Me and My Brother | Movie Critic's Choice | Chicago Reader

Me and My Brother 

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Me and My Brother

Written by Sam Shepard and director-cinematographer Robert Frank, this 1968 antidocumentary emphasizes the relationship between Allen Ginsberg, Peter Orlovsky, and Peter's brother Julius, whose diagnosis of schizophrenia is revealed when Peter contemptuously reads a document written by a doctor who once examined Julius. In the parts of this movie that most resemble documentary footage, Peter and Allen appear at ease being filmed, and Julius seems unaffected. Scrutinized by the camera or questioned by the filmmaker, he has a nearly enviable absence of self-consciousness, something Joseph Chaikin--who plays an actor auditioning for the role of Julius in a movie-within-the-movie--doesn't even try to approximate. Some viewers may feel that the real Julius was exploited, others that the experience must have been liberating--but this isn't a simplistic essay about mental illness. By treating what's in front of the camera as a mixture of contrivance and reality--without belaboring or ignoring the fact that this is the nature of filmmaking--this movie addresses a range of ideas about mediating experience, and it does so with a light touch that somehow never trivializes the social issues broached along the way. (This version was reedited in 1997.) On the same program, Frank's 1996 short The Present. Kino-Eye Cinema at Cinema Borealis, 1550 N. Milwaukee, Friday, March 12, 8:00, 773-384-5533.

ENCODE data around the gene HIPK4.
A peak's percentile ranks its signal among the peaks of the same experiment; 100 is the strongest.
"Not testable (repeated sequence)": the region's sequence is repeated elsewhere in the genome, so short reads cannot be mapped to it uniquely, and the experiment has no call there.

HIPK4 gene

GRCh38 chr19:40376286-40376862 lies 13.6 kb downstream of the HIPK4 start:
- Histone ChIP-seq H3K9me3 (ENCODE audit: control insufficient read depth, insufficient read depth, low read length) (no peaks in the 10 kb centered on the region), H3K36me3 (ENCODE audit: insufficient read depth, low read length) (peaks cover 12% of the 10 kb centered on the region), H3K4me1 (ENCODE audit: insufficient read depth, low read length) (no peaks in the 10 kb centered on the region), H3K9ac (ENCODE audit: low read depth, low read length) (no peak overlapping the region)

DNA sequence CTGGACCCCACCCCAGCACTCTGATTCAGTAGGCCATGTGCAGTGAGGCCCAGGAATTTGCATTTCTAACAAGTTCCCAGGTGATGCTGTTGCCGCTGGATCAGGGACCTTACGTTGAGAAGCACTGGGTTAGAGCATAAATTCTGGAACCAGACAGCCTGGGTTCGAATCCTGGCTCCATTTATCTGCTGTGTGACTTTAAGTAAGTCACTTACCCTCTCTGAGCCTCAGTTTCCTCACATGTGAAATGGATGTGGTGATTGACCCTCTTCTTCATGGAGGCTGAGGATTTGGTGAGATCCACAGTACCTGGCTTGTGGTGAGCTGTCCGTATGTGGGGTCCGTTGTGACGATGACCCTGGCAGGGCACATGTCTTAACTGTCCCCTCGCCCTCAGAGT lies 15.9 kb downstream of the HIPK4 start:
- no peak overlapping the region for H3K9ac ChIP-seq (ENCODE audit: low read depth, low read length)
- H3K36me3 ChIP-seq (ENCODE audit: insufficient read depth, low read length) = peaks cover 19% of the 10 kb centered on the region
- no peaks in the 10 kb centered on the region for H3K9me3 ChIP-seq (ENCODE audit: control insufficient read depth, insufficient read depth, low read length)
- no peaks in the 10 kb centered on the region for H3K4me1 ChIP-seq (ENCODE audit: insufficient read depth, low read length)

--Lisa Alspector

Art accompanying story in printed newspaper (not available in this archive): film still.


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